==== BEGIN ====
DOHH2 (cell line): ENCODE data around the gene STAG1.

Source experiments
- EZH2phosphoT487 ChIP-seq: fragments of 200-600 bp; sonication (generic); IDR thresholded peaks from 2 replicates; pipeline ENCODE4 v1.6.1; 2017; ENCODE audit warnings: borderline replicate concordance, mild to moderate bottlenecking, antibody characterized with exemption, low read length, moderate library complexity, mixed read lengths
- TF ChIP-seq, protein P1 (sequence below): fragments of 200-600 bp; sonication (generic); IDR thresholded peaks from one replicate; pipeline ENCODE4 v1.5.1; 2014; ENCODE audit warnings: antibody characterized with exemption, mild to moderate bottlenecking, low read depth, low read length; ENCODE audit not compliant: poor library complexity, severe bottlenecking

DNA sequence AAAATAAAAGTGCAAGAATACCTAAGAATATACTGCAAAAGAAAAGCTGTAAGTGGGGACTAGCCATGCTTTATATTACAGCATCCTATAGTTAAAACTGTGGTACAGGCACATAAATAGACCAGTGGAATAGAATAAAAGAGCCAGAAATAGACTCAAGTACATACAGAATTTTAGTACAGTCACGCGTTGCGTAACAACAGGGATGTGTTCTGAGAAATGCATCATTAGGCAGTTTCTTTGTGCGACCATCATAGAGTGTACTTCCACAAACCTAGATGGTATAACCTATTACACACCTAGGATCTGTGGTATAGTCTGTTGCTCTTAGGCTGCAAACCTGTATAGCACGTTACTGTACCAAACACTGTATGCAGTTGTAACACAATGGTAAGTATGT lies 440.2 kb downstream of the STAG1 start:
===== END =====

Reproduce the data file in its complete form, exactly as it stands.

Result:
DOHH2 (cell line): ENCODE data around the gene STAG1.

Source experiments
- EZH2phosphoT487 ChIP-seq: fragments of 200-600 bp; sonication (generic); IDR thresholded peaks from 2 replicates; pipeline ENCODE4 v1.6.1; 2017; ENCODE audit warnings: borderline replicate concordance, mild to moderate bottlenecking, antibody characterized with exemption, low read length, moderate library complexity, mixed read lengths
- TF ChIP-seq, protein P1 (sequence below): fragments of 200-600 bp; sonication (generic); IDR thresholded peaks from one replicate; pipeline ENCODE4 v1.5.1; 2014; ENCODE audit warnings: antibody characterized with exemption, mild to moderate bottlenecking, low read depth, low read length; ENCODE audit not compliant: poor library complexity, severe bottlenecking

DNA sequence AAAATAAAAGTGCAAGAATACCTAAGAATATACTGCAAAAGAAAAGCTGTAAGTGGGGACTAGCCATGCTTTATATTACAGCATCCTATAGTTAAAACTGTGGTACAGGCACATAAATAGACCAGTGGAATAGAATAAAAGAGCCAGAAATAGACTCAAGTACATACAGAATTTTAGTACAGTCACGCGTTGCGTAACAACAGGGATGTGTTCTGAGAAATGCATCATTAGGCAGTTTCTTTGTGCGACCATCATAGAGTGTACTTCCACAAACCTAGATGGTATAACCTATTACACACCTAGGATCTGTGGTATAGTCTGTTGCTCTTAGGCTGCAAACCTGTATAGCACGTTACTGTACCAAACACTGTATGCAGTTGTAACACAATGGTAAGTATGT lies 440.2 kb downstream of the STAG1 start: